Read more »
We’ve been waiting for it since the beginning of the year, but now that the city’s new Land Bank is expected to launch in 2015, some worry the blueprints for the plan need improvement.
The Daily News’ Valerie Russ reports that advocates of affordable housing are less than impressed with the Philadelphia Land Bank’s draft strategic plan and see it as being “too general.” Said Nora Lichtash of the Philadelphia Coalition for Affordable Communities:
““We want to make sure that when they transfer land to get rid of blight, that they’re doing it in a way to ensure that not only market-rate development takes place, but there’s also affordable development that comes back out of the land bank.”
Read more »
Buildings in Mantua, the West Philadelphia neighborhood with close to 15% in vacant properties.
Photo credit: Ian Freimuth via Flickr
At long last the much anticipated and nationally acknowledged Land Bank has become official. Yesterday, Mayor Nutter signed the bill that permits the formation of a division in charge of taking over Philadelphia’s tax-delinquent and vacant properties, and selling them to buyers.
Councilwoman Maria Quiñones-Sanchez estimates that the bank, which will be a branch of the Philadelphia Housing Development Corp., will require somewhere between $3 million and $5 million to get going. With more than 11,000 properties throughout the city, is that really surprising?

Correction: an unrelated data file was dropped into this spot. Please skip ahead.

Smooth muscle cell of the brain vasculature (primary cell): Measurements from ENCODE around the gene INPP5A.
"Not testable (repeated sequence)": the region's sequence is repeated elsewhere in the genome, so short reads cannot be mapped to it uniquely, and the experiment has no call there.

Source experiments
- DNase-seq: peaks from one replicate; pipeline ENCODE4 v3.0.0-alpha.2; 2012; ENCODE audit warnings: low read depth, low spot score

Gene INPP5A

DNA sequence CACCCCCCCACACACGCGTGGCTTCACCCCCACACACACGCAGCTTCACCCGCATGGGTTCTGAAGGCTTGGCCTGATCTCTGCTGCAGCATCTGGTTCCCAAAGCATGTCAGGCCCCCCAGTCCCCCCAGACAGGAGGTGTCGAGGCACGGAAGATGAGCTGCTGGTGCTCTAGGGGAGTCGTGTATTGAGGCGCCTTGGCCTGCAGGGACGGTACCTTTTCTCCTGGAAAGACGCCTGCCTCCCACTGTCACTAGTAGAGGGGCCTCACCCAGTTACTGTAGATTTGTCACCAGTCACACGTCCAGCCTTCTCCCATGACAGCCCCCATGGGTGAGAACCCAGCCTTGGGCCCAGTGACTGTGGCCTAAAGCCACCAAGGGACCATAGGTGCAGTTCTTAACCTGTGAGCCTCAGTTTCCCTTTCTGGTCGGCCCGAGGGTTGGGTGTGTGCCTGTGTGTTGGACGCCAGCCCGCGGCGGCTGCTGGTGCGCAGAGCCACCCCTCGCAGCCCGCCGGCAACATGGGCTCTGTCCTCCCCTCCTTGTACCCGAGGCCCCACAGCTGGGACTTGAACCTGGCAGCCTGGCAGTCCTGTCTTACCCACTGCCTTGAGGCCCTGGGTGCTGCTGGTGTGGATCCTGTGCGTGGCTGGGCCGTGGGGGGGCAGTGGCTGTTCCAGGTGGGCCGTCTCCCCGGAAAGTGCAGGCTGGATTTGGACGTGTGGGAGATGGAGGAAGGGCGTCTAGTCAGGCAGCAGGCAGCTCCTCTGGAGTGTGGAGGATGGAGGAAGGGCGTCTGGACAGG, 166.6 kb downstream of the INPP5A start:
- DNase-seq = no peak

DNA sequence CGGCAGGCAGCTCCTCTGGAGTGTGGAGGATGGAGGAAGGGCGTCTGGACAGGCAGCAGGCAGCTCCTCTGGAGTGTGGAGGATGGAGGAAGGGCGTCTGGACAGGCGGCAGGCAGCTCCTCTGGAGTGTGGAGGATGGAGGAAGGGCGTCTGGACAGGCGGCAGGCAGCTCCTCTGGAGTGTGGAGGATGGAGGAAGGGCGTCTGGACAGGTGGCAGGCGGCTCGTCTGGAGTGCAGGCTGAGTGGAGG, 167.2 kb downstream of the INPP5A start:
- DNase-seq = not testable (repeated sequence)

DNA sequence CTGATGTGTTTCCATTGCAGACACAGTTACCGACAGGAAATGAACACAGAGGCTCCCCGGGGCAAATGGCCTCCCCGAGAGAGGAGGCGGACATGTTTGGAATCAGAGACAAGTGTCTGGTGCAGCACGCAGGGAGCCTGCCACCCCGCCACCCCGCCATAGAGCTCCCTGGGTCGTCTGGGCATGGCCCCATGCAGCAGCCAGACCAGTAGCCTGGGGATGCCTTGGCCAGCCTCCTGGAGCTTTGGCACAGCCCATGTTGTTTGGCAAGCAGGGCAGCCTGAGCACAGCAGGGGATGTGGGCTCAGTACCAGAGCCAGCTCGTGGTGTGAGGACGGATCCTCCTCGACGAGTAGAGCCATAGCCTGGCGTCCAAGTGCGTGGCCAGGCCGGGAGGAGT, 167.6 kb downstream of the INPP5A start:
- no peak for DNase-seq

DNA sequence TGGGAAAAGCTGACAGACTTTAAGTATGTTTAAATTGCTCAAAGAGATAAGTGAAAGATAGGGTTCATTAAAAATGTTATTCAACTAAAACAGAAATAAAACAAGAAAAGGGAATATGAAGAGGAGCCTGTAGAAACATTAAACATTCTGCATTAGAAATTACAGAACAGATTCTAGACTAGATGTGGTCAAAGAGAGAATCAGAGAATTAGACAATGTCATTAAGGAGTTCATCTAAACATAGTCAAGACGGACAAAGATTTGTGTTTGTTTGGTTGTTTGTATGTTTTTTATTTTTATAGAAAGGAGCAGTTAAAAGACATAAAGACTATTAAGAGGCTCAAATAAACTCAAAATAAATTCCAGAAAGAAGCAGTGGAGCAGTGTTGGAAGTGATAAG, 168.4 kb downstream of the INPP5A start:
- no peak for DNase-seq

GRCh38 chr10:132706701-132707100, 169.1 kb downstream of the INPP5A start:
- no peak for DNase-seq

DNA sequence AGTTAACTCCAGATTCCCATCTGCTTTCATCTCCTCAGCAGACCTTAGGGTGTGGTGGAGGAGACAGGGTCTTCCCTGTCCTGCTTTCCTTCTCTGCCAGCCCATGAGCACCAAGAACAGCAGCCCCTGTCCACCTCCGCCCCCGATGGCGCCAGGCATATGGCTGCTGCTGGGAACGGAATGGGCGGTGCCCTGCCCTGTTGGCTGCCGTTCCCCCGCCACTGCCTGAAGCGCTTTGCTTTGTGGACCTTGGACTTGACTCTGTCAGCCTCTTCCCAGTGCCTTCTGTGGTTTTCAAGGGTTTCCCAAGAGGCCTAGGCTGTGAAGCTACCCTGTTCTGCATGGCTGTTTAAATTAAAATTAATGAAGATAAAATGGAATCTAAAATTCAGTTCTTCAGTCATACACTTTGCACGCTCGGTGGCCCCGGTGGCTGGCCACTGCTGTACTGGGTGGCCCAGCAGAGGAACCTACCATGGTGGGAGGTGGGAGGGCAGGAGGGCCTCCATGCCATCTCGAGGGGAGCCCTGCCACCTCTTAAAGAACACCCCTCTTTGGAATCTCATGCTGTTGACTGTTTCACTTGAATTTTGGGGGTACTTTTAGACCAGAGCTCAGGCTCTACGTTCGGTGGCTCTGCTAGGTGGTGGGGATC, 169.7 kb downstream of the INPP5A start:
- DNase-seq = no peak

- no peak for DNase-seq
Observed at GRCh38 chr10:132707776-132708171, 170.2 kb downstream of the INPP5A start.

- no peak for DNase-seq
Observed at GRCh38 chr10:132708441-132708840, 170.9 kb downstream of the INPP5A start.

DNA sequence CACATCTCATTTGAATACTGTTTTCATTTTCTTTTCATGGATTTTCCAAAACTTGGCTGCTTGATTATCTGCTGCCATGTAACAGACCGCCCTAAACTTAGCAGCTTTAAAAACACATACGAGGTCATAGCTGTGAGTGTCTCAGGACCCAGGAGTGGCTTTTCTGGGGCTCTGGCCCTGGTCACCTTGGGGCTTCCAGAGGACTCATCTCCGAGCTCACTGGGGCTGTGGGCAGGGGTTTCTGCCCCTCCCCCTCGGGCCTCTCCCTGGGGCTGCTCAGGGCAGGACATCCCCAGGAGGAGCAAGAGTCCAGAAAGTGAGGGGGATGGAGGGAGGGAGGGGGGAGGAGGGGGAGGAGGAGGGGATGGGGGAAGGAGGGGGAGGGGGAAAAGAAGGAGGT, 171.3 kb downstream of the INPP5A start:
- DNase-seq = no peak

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• Could this be the year Philadelphia sticks to a new year resolution regarding vacant properties? The New York Times highlights the city’s steps to make things right.
• Attention mortgage borrowers! Erik J. Martin from CTW Features reminds us that Jan. 1 marked the expiration Mortgage Forgiveness Debt Relief Act.
• The 146-room Hilton Garden Inn Philadelphia/Ft. Washington now belongs to the Laurus Corporation after buying it for $16.4 million. That’s about $112k per unit, as CoStar Group’s Vickie Katlic points out.
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After two years of crafting a land bank bill that would streamline the messy, maddening process of buying land from the city, Councilwoman Maria Quiñones-Sanchez’s legislative magnum opus finally passed a first-reading last week, but far less triumphantly than many would have liked. In the 11th hour, Sanchez capitulated to an amendment by Council President Darrell Clarke that would effectively retain the stifling councilmanic control over the sale of land. (The bill has since been passed.)
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As City Council members debated yesterday the land bank legislation voted out of committee last month, two of the state representatives who drafted the legislation that made the land bank possible have lent their voice to those of the advocates who say it needs further streamlining.
In a letter released Wednesday, state Reps. Chris Ross (R-158th District; Chester County) and John Taylor (R-177th District; River Wards) criticized the current land bank bill for not doing away with the Vacant Property Review Committee (VPRC).